The Amazing Power of Camera RAW – Part 2

By Cory Disbrow on December 22nd, 2011   |    Posted in:  Processing   |    2 Comments

Hello readers! Today, we’re going to pick up right where we left off yesterday in the Camera RAW tutorial.

At the end of yesterday’s post, we had finished things up in the basic tab of Camera RAW, making adjustments to Exposure, Recovery, Fill Light, Blacks, Clarity, and Vibrance.

The Vibrance slider adds saturation to the colors in the photo that it deems in need of it. That works great, but I also like to go in do some manual tinkering of the colors, which is when I go over to the HSL/Grayscale tab, which looks like a few horizontal lines. Once I get in there, the first tab I go to is the Saturation tab. There you will see all the different colors, from red down to magenta. You can then push and pull individual colors. For this shot, I felt pretty good about most of the colors, but I really like a deep blue sky in my shots. So, I set the Blue slider to 33. I also like the faint purples and magentas in Sleeping Beauty Castle, so I set those to 25 and 28 respectively.

From there, we’ll move to the Luminance tab. This one allows us to darken or brighten the different colors as we see fit. Like I said in the last paragraph, I like to give my colors a nice deep feel to them, so I tend to pull these sliders into the negatives. I brought the Orange slider to -11 for the turrets on the Castle. The next thing I noticed were the trees. For some reason, greens tend to overexpose from my camera. To take care of this, I moved both the Yellow and Green sliders, with both at -17. Sometimes, the Yellow slider will do more to combat overexposed greens than the Green slider will! To go along with my hope for a nice and deep blue sky, I pulled the Blue slider down to -28. Then to add some depth to the purple and magenta I saturated in the Saturation tab, I also darken the Purple and Magenta sliders, at -21 and -16 respectively. That looks something like this:

And that does it for colors! From here, we’ll move over to the Detail tab, which looks like two triangles. This is where we’ll take care of sharpening. When using the sharpening tools, it is a good idea to use the zoom tool and go to 100% to see the full effects. Under Sharpening, the first slider is for Amount. This is pretty self explanatory, as you can choose the amount of sharpening that gets applied. I chose to go with 70, which s as far as I could go without the image looking too sharp. Next is the Radius slider. This one determines the size of the pixels that get sharpened. Pick a small number, very small pixels get sharpened. Pick a big number, and bigger chunks of pixels get clumped together. I tend to stay on the side of a smaller radius, so I used 0.9.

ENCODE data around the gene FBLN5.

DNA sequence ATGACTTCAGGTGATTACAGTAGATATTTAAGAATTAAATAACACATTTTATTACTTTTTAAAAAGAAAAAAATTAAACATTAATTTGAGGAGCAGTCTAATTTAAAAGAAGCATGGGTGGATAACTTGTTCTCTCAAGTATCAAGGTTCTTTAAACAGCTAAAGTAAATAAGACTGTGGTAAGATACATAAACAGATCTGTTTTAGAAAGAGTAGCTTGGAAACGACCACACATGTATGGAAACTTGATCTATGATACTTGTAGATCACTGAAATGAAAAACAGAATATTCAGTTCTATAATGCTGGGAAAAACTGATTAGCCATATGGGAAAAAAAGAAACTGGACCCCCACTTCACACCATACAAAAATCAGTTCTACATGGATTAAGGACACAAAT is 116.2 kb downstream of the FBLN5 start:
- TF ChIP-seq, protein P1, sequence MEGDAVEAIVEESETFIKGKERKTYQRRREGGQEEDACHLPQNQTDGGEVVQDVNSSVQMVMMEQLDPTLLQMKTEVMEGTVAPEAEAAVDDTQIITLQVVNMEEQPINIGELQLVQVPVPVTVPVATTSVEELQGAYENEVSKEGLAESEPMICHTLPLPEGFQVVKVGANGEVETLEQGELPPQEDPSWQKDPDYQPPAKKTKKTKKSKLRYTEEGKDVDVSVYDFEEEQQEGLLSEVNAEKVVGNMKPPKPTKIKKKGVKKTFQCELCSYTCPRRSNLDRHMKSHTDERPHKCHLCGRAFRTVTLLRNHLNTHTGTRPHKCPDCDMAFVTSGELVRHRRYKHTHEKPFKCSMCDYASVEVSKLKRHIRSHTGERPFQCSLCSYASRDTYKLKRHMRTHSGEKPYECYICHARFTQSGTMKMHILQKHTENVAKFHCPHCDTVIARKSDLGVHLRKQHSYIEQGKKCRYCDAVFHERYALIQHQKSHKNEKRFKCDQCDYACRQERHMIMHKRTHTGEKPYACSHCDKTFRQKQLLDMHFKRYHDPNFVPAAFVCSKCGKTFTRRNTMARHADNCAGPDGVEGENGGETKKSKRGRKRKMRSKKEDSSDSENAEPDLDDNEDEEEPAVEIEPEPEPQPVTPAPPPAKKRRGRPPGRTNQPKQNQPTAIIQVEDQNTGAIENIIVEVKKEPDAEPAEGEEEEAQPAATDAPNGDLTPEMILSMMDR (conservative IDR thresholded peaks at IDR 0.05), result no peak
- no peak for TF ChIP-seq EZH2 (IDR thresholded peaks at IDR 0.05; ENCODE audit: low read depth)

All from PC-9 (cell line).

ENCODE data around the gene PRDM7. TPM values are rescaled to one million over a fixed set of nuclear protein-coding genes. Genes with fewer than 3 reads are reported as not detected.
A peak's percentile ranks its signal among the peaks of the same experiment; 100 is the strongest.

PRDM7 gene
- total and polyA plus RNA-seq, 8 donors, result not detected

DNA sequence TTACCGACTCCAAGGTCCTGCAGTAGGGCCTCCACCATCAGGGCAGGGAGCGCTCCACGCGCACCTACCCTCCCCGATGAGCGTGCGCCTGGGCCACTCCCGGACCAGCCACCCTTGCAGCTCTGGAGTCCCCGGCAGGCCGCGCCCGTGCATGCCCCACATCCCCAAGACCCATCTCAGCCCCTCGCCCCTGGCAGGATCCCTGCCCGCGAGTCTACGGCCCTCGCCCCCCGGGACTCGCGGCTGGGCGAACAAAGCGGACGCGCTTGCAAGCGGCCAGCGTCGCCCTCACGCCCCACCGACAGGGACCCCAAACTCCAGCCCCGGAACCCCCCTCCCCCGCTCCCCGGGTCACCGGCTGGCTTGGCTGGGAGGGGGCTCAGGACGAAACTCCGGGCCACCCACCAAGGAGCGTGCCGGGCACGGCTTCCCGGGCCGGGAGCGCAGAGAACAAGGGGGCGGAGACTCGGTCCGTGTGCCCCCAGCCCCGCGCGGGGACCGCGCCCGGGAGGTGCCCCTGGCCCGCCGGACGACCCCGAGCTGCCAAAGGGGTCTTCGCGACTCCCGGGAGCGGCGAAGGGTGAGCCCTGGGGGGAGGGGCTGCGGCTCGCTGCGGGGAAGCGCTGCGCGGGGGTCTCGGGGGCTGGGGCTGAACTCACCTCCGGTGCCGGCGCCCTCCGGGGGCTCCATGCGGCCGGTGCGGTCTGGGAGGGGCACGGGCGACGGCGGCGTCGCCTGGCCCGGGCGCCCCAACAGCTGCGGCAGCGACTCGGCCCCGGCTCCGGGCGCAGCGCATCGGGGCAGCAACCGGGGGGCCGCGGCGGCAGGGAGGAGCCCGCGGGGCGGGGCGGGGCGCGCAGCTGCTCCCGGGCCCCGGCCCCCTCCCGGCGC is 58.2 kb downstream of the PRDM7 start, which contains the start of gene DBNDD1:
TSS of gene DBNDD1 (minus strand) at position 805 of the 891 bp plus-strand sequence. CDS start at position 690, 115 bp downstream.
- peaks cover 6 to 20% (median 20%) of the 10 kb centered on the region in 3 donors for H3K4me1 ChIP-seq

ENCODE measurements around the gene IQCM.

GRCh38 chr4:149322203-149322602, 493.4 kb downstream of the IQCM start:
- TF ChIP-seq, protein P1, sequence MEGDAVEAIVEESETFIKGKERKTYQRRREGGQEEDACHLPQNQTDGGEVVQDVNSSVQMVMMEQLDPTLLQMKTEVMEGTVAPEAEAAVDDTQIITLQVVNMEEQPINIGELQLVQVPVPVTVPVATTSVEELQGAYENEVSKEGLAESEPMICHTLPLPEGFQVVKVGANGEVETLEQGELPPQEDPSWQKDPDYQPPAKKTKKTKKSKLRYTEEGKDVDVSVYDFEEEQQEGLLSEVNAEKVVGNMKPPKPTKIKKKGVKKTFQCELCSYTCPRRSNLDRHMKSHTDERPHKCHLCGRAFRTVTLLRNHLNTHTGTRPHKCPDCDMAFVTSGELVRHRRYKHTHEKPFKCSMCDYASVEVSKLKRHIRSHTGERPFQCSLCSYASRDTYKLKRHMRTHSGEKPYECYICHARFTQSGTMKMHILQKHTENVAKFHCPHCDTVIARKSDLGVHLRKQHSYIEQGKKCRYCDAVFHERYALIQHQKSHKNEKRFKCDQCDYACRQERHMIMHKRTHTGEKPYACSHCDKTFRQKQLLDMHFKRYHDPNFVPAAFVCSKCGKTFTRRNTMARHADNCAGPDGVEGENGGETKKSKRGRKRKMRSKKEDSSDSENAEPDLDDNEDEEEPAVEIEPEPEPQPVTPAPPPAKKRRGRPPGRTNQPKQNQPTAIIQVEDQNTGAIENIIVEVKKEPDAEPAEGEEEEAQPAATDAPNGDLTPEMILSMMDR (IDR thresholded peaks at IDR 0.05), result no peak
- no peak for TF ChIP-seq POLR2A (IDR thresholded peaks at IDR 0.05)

Underneath that is Detail. This is kind of like a Tonal Contrast or Topaz slider, but to a slightly smaller degree. The further over you slide, the more pushed detail you can see. I went halfway with this one, and set it to 50. Then last but certainly not least is the Masking slider. This one is really, really cool. It selects how much of the image actually gets sharpened. So, if you applied a ton of detail to a building, but you don’t like the effect it made on the sky, you can slide over the Masking slider to have it sharpen and detail the building, but not the sky. If you click and hold on the slider while also pressing the Alt key on windows or Option key on Mac, you will see a white sheet go over your photo. As you slide the slider over, parts of the image will turn black. The parts that turn black are the parts that won’t be sharpened, and the parts that are white are the parts that are being sharpened. For this shot, I slid it over to 72 so the Castle was sharpened, but not the sky. This tab will look something like this:

Almost done, I promise!! This last step is optional. I like to have a little drama to my shot and add a vignette, darkening the corners. To do this in Camera RAW, you need to go to the Lens Corrections tab, which looks like lens elements, or a couple parenthesis. At the bottom of that, you can see where it says Lens Vignetting. That’s where we’ll be working. The top slider that says Amount, which determines how much of a vignette is added. I went pretty heavy with this one, and set it to -81. The only other slider is the Midpoint slider, which determines how close to the center of the frame the vignette goes. I went with 15, which added enough vignette without taking over the Castle or the reflection of the Castle in the moat.

Wow!! After typing all that up, it seems like a ton. But in reality, it really isn’t all that bad, and when I originally edited this photo, it only took about 5-10 minutes to do all of it. And without any further ado, here is the finished product!

So, that brings us to a close on my tutorial on using only Camera RAW to edit a Disney photo. I hope you guys learned a little bit from this one, and also had some fun. I know I did writing it. Please feel free to let us know what you think in the comments, and if you have any tips or tricks of your own, feel free to post them in our forums! Thanks for reading, and we’ll see ya real soon!!


  1. Angie   |   Dec 22, 2011

    Great tutorial. I am kind of new to editing and this is a great step by step way for me to edit my photos. Can’t wait to find time to use it. Thanks!

  2. Chris   |   Dec 23, 2011

    Thanks for this tutorial! I almost always stay on the basic tab in Camera Raw, but now I know what the sliders on the other tabs do. Gonna go back to some older photos now and try some things out.



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